Taxi for Addison Lee!
Do the words “Gerald Ratner” not mean anything to boss of London taxi boss John Griffin? Jeweller Ratner famously described his own products as “crap”, implying that consumers were fools to buy them and make him rich. Griffin recently made a sub-Clarksonesque joke about it not really mattering if motorists wiped out a few grannies on bicycles. And guess what, surprise, surprise, the cycling lobbing and a whole bunch of other people took offence. #boycottaddisonlee trended on Twitter, Addison Lee’s iphone App suddenly won over 250 negative reviews, high profile individuals have publicly announced they’re cancelling their accounts, and of course it’s all over the media.
What gets me about Griffin’s blunder is not just the ham-fisted offensiveness of what he said, but his lack of awareness of where his company is in the low carbon economy. Taxis are an important part of a flexible public transport system and Griffin is currently locked in an argument over access to cycle and bus lanes which the traditional London black cabs are allowed to use, but from which private taxis are barred. This is a legitimate argument – other cities allow private taxis and vans into “no car lanes” – but London has a tradition of favouring black cabs and their drivers’ famous “knowledge”. Instead of making common ground with other public and low carbon transport users, Griffin simply instructed his drivers to use the lanes illegally, making headlines and causing much embarrassment to the Prime Minister – Griffin is a major Conservative party donor. Talk about making friends and influencing people.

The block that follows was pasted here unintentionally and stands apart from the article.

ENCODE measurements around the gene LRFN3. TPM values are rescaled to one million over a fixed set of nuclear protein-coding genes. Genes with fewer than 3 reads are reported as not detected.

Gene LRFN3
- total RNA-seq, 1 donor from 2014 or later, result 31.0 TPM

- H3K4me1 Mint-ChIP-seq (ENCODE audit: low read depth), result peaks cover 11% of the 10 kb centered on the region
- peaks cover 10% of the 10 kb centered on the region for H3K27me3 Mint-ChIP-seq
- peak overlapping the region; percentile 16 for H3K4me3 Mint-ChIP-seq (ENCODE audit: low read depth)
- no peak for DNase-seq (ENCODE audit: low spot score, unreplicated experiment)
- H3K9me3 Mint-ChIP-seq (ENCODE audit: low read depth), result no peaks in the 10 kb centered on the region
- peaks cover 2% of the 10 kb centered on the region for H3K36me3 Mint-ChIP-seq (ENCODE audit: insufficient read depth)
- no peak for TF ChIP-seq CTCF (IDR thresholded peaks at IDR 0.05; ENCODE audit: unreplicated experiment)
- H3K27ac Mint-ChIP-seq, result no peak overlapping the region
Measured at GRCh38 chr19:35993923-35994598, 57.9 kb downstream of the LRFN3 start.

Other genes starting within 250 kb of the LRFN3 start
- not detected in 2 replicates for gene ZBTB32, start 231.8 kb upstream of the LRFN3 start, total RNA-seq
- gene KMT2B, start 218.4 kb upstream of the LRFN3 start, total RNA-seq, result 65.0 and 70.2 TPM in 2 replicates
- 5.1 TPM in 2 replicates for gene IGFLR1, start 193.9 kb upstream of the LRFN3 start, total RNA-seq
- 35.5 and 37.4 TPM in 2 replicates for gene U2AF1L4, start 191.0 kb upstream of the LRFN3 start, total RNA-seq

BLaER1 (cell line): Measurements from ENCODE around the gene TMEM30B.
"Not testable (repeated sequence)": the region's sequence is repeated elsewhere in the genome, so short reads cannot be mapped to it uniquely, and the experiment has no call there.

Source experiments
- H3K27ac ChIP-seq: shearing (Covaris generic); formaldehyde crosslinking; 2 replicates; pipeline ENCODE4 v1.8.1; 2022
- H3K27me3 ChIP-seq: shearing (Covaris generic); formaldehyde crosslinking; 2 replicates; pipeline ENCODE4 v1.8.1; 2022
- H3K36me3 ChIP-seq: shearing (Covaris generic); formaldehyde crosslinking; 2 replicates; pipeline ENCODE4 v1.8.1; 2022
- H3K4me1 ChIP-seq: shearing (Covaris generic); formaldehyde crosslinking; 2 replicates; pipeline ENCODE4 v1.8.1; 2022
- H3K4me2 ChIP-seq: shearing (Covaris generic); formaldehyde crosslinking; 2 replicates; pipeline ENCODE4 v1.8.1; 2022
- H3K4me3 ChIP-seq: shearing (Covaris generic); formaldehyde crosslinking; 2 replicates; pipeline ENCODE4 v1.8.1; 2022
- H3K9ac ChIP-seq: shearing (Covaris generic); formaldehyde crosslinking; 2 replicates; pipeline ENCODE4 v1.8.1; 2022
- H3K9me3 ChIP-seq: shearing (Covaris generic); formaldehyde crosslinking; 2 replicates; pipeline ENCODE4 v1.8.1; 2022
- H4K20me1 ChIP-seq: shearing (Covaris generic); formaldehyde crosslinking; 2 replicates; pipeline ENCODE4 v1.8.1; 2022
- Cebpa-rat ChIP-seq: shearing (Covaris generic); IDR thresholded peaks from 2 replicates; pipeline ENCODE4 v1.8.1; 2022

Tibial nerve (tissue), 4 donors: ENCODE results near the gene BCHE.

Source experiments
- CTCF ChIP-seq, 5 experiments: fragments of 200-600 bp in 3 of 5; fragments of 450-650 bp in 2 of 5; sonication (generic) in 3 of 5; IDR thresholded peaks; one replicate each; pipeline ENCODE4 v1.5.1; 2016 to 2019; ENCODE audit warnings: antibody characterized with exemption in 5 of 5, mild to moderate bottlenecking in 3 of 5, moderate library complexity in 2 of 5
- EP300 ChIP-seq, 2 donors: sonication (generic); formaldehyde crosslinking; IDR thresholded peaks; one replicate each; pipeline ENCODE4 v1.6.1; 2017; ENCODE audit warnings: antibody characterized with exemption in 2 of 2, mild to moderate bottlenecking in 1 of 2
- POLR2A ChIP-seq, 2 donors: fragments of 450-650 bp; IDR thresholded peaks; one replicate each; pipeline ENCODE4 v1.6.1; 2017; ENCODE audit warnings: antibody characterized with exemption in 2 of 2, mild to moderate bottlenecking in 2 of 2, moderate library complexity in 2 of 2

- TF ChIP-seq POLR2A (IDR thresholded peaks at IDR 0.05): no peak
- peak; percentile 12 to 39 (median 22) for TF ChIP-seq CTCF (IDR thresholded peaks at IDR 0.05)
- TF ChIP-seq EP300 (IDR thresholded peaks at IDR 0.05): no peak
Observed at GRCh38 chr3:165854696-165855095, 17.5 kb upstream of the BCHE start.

We live in an age of brands and it is interesting to see how brand reputations have risen and fallen over the years. Some which were regarded as evil a few years ago like Nike and Microsoft have largely recovered on the back of the former’s supply chain improvements and Bill Gates’s philanthropy. Google and Apple were once ‘saints’ but have been tainted by censorship in China and working conditions in the supply chain respectively and have since tried to claw back some credibility. Ratner’s as a business never recovered from the boss’s wee joke and we’ll only see in time how badly the Addison Lee brand is damaged by Griffin’s Neanderthal attitude. But the lesson we can take from these examples is how vital CSR is to the brand. Chief Executives are the ultimate guardian of the brand and to do their job properly they need to respect their customers, their suppliers and wider society – and keep the off-colour jokes for the pub.